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Lung volume reduction surgery (LVRS) is one of the most interesting and controversial areas in thoracic surgery. The purpose of the operation is to palliate dyspnea and improve functional status and quality of life for highly selected patients with emphysema. Chronic obstructive pulmonary disease (COPD) affects approximately 16 million Americans and is the fourth leading cause of death in the United States.1 Worldwide there are estimated to be 1 billion smokers, and owing to a global increase in the number of smokers each year, COPD is projected to be the third leading cause of death by the year 2020.2 When pulmonary function tests demonstrate a forced expiratory volume in 1 second (FEV1) of less than 30% of predicted values, a patient’s 3-year mortality risk has been estimated at 40–50%. Although medical therapy remains the mainstay of treatment for these patients,3 no medical therapy is able to improve pulmonary function or reverse the progressive nature of the disease. Three situations have emerged in which surgery is useful to palliate emphysema: lung transplantation, bullectomy, and LVRS. This chapter addresses the LVRS strategy.

The goal of LVRS is to palliate some of the distressing symptoms and limitations imposed by end-stage emphysema. Past controversy around this operation has focused on the procedure, interpretation of the results of trials and case series, issues about how new surgical procedures should be introduced and scientifically evaluated, and questions about how they should be funded by healthcare providers. Ideal candidates for LVRS have marked hyperinflation and significant regions of severe destruction with other areas of more well-preserved lung parenchyma. The areas to be removed, frequently referred to as “target areas,” are usually, but not always, located in the upper lobes and have little pulmonary perfusion when studied with contrast CT or nuclear medicine perfusion scans. Surgical excision of these areas improves respiratory mechanics and function of the remaining lung. Clinically, the anticipated benefits are a reduction in dyspnea and improved exercise tolerance. A subset of highly selected patients may experience a survival benefit as well.4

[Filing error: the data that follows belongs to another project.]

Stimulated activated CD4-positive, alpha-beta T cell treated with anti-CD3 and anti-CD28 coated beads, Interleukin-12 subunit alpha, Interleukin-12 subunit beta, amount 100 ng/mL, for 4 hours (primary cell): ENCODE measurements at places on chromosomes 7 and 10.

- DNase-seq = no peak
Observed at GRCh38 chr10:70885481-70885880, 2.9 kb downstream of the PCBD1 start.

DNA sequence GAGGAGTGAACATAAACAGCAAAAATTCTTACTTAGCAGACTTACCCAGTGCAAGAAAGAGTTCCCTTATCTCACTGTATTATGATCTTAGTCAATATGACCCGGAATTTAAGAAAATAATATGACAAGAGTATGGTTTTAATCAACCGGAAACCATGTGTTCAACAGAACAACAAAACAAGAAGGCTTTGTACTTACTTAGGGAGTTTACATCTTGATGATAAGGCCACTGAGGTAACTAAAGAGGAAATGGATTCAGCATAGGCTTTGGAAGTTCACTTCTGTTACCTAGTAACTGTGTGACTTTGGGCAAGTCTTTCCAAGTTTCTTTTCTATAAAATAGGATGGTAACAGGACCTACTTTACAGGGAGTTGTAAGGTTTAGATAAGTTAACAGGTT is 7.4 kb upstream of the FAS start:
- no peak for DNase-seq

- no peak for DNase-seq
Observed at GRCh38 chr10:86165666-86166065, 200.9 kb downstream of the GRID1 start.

Emphysema is characterized by abnormal permanent enlargement of air spaces distal to the terminal bronchiole accompanied by destruction of the airspace walls in the absence of obvious fibrosis.5 The destruction of pulmonary parenchyma causes a decreased mass of functioning lung tissue and thus decreases the amount of gas exchange that can take place. As the lung tissue is destroyed, the lung loses elastic recoil and expands in volume. This leads to the typical hyperexpanded chest seen in emphysema patients with flattened diaphragms, widened intercostal spaces, and horizontal ribs. The increased distensibility of emphysematous lung results in a lung that is easily inflated but tends to remain pathologically inflated throughout the breathing cycle. An important consequence of this defect is that portions of severely emphysematous lung act as nonfunctional, volume-occupying areas. These anatomic changes result in ...

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